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District sets aside land for housing project

By Kathy O'Reilly, North Island Eagle, April 12 2024

By Kathy O’Reilly

District of Port Hardy council has agreed to set aside a piece of land for a culturally supportive housing project.

The land, requested by the Sanala Housing Society, led by the Aboriginal Coalition to End Homelessness Society,  is located on Douglas Street adjacent to the North Island Mall as you enter the centre of town, near the hospital, medical clinic, and other amenities.

“It’s on the right-hand side of the highway just before Applewood,” said Mayor Pat Corbett-Labatt, who is council’s representative on the Sanala Culturally Supportive Housing Society, at the regular council meeting March 26.

“There’s a natural buffer to the residential properties below it,” Corbett-Labatt said.

The property “is one of the only pieces that the district owns that is in close proximity to all of the amenities that are required for supportive housing - that being access to health services, transit, food, walkable distances” and is fairly flat, said Chief Administrative Officer Heather Nelson-Smith.

“It checks all of the boxes with regards to supportive housing. This is one of the sites that we had identified a number of years ago when we were talking to BC Housing with regards to supportive housing in the District of Port Hardy,” Nelson-Smith said.

“The services for this property for water, sewer and drainage all run along a portion which would remain treed and act as a buffer between the two (the MacMillan Bloedel subdivision and the supportive housing),” she explained.

“This memorandum of understanding allows the Sanala Culturally Supportive Housing Society to investigate if this property is even viable for that purpose,” said Nelson-Smith.

Through the memorandum of understanding, council would agree that for the next two years no one else would be allowed to buy the property.

This would give the Sanala Culturally Supportive Housing Society time to investigate and see if the property is viable and then discussions would be held as to whether or not the district was going to lease the land long term.

The request and the memorandum of understanding do not legally bind the district to provide this piece of land.

The memorandum also allows council the option to cancel the agreement if circumstances change.

“I think it’s a great opportunity for us to be a part of this project. We’re very fortunate that we have land available that we can do this,” said Councillor Dennis Dugas.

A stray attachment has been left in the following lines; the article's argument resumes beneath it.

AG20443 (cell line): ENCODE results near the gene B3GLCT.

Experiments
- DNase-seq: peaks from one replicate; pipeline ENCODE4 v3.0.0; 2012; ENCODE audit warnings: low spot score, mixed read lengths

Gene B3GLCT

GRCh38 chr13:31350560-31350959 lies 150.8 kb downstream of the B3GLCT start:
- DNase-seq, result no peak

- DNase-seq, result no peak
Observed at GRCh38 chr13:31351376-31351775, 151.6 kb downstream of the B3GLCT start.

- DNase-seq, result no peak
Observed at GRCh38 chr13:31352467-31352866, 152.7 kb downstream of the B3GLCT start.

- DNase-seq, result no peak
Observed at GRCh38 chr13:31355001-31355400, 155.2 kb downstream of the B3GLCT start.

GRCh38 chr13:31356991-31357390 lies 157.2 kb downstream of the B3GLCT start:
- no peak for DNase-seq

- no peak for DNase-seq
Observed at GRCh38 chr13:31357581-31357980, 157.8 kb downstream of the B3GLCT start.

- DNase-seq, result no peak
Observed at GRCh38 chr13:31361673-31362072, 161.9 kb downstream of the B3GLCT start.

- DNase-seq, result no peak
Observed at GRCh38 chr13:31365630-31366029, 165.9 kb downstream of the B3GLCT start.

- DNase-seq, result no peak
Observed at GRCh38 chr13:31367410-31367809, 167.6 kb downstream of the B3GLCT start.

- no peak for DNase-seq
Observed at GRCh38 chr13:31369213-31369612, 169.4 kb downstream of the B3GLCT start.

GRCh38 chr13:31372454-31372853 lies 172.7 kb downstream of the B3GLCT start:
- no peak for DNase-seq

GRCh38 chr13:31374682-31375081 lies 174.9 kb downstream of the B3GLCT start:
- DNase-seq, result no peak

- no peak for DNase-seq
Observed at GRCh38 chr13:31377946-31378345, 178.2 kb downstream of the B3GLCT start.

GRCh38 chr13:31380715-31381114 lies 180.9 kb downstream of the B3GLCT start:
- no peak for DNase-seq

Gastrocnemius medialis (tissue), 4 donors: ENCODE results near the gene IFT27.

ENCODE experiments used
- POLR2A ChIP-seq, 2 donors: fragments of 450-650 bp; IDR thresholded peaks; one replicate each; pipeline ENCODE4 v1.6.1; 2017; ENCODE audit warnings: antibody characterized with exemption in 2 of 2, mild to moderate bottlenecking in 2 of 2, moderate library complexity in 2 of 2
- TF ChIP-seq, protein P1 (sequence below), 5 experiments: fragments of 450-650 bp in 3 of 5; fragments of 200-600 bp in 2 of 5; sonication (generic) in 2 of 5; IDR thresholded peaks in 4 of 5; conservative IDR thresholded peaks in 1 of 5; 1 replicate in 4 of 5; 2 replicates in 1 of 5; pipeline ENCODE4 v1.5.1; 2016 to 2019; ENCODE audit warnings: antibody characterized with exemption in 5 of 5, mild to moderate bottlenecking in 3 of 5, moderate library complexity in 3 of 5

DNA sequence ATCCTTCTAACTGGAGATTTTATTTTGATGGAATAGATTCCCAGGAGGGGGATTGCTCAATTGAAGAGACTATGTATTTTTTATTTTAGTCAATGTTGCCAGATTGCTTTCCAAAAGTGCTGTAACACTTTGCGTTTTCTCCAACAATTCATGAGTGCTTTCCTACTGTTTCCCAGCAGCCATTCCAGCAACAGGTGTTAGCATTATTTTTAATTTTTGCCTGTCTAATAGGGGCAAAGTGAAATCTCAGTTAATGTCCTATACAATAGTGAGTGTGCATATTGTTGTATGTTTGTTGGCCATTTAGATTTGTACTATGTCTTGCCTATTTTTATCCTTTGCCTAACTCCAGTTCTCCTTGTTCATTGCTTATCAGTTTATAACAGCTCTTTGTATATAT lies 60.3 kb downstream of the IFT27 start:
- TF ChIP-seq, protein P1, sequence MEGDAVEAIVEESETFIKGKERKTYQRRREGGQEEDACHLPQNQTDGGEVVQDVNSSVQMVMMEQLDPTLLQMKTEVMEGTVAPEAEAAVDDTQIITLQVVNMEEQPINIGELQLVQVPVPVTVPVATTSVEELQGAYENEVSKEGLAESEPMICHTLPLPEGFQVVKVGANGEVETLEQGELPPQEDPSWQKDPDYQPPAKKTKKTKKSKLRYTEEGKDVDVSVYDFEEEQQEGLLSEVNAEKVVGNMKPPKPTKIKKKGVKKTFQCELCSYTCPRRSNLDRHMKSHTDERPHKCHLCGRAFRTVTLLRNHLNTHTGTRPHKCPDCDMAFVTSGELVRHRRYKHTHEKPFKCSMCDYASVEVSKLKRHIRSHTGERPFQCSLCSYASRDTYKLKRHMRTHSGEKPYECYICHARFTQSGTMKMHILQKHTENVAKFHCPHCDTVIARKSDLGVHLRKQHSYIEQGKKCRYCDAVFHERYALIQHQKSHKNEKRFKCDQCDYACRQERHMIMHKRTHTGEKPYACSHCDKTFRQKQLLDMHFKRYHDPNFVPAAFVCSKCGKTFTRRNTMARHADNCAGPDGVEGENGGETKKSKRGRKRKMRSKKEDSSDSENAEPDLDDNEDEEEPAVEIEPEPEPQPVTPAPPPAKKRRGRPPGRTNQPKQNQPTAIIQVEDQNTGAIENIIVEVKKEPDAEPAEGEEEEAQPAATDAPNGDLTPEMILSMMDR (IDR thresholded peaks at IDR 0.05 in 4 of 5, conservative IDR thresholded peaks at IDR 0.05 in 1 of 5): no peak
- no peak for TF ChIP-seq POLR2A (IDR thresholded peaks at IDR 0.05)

Image — District of Port Hardy

Port Hardy council has agreed to set aside a piece of land, on the right-hand side of the highway just before Applewood GM,  for a culturally supportive housing project.

Kwakiutl First Nation responds

 

 By Robin Quirk and Kathy O’Reilly,

North Island Eagle, April 12 2024

A pole in memory of Laḵwalogwa Barb Cranmer was unveiled on April 6 in Alert Bay on what would have been her 64th birthday. 

Barb was an award-winning ‘Namgis documentary filmmaker focused on sharing Indigenous ways of knowing. She took pride in her people sharing their own voices in all her documentaries. 

Barb co-owned an Indigenous gallery and coffee shop, Culture Shock, with her sisters Andrea and Donna. 

The beautiful pole now stands in front of the store in her honour. 

Andrea Cranmer shared: “The pole was carved for our late sister Barb’s memorial potlatch held by Tłaḵwagila - Donna Cranmer and family. The carver is our nephew, Phillip Grey. He is from the Tsimshian Nation located at Port Simpson near Prince Rupert.” 

Chief Robert Joseph welcomed everyone to the land of the ‘Namgis to start the ceremony. Family and friends gathered to remember and honour Barb, with some coming from as far away as Rio De Janeiro and New York City. To complete the unveiling, there was an eagle down blessing, speeches, and a ladies’ dance. 

After the ceremony at Culture Shock, everyone went to the big house for the potlatch. 

The memorial was a time of joy and sadness, reflection, and remembrance of a special woman who is greatly missed. The pole will always be a reminder of Barb—a wonderful daughter, sister, auntie, and friend who was a blessing to many, an amazing woman who was so gifted. 

Barb was a powerful, loving woman who touched many hearts and influenced lives. She will be remembered every day as she stands by the front door of Culture Shock. Her legacy will live on as she continues to welcome people to the land of the ‘Namgis.

pole cranmer 2.jpg

Photo  — Robin Quirk, Robin’s Eye Photography 

A pole in memory of Laḵwalogwa, Barb Cranmer, carved by her nephew, Phillip Grey. was unveiled on April 6 in Alert Bay.

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